A day in the life of a Yeo Valley Cow

Friday 16th March 2018

Our pedigree British Friesians are specialists in their field and just like any professional they like to follow a routine.

Luckily for them, it doesn’t start with a queue for the bus or a long commute. Instead, these girls open their eyes to the rolling Mendip Hills, fresh pasture and Blagdon Lake at the bottom of the field.
The British Friesian breed is perfect for these conditions – they are built strong and sturdy to cope with the sometimes heavy ground of our lakeside farm. They produce excellent milk from a simple grass-based diet. They calve easily and tend to enjoy much better health than other dairy breeds, and they also produce excellent beef. Up before the sun, they start their day at around 4am – long before your alarm clock goes off!

One of our girls enjoying the sunrise!

Cows are very sociable animals and like to stay together; they hang out with their friends and come in for milking in more or less the same order every day. Our herds are deliberately kept on the smaller side so that the herd manger will know each cow as an individual – this means if a cow comes in far from her friends in the morning then they need to take a look at her and make sure she is okay. Milking begins at around 5am and cows come into the parlour in groups of 20, with each group taking about 10 minutes to milk.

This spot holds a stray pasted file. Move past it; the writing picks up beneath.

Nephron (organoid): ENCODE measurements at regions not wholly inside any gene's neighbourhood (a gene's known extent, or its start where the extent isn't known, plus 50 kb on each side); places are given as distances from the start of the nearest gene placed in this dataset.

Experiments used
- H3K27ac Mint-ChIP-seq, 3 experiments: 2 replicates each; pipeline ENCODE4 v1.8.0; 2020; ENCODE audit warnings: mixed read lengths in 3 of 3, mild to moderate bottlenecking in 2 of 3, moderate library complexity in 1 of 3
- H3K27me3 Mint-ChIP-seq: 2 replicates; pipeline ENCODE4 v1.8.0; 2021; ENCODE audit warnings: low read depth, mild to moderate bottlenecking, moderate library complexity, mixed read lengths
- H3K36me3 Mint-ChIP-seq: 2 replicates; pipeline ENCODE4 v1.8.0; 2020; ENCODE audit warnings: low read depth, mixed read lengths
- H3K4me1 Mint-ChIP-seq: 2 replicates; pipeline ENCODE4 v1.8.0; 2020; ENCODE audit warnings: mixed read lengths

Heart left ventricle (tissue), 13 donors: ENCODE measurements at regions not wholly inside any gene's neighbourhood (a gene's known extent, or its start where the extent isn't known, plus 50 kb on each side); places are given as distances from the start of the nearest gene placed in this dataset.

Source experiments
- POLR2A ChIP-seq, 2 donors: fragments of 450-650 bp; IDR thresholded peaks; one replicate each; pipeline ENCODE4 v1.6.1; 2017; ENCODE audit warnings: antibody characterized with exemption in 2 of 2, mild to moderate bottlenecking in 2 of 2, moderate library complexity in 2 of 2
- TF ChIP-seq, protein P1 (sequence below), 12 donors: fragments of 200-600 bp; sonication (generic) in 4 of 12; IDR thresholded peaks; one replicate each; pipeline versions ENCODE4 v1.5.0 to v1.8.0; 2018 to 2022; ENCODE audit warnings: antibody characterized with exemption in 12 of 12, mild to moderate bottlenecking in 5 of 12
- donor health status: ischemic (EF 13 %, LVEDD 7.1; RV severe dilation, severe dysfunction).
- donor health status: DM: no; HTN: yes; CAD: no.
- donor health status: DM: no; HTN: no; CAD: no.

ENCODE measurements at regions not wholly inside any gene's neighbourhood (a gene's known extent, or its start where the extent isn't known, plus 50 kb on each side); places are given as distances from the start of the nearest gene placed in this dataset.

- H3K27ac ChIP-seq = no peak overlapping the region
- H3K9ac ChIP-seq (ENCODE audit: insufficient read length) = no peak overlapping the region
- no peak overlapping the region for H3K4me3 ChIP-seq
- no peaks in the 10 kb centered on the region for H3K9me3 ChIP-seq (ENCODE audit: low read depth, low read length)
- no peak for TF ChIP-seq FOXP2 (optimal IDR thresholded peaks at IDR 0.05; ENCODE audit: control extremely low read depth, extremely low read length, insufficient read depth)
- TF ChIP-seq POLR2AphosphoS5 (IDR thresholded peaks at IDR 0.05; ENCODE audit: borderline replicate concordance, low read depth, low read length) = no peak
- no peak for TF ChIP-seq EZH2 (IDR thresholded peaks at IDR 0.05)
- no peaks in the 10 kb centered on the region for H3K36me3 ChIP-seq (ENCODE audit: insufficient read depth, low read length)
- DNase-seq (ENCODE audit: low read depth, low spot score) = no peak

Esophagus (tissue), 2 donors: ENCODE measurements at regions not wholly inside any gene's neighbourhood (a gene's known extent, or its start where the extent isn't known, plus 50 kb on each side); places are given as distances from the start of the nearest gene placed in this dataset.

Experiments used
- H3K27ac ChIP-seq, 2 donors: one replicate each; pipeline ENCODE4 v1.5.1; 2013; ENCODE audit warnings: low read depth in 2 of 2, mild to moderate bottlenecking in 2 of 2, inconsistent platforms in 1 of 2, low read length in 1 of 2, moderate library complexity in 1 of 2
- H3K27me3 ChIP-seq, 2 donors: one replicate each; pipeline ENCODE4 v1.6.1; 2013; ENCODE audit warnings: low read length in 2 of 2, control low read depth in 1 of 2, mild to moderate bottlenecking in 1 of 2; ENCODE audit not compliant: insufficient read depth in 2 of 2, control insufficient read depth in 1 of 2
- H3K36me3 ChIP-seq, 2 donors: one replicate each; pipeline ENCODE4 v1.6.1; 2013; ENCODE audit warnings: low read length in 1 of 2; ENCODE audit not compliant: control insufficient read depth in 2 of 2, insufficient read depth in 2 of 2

90% of our cows’ diet comes from the farm that they live on, even in the winter. During the colder months their diet contains added extras to make up for the fact the grass isn’t growing. The grass from our farm is harvested in the summer, then pickled to create silage, sort of like cow sauerkraut. They have a wide selection of forages specially selected to ensure that they have all the nutrients that they need all throughout the year.

Clover is important for our soil and the cows diet.

Our soil is our pride and joy – we seed nitrogen-fixing plants like clover and birdsfoot trefoil; they improve the soil, and our cow’s diets. Chicory which is high in protein and extremely deep rooting; yarrow, a tasty herb that has historically been used for its health giving properties and timothy, a traditional grass species can all be found growing well in our fields too. The fields are planted with a mix of over 15 types of plant all of which work in harmony to give the cows the very best homegrown diet. All of the plants are carefully considered to encourage diversity and health, in both our soils and our cows. Just like the meals served at the Yeo Valley Canteen, the fewer food miles, the better!

After milking, the cows will wander outside where they love to spend most of their day. Organic cows have a forage-based diet, meaning that they graze in the fields for most of the year. The Soil Association, who certify organic farms, inspect each farm annually to make sure that these standards are met. Healthy soil means healthy land, and healthy land grows healthy crops to feed our cows, so that they can produce nutritious milk all year round.

Having munched through grass and herbs all day, drunk about a bathtub of water and roamed the fields, at 4.30pm our ladies are ready for milking again. If you’re standing at the bottom of the farm at this time, you’ll see the majestic herd parade from the fields to the milking parlour in their full glory – it’s quite a spectacle!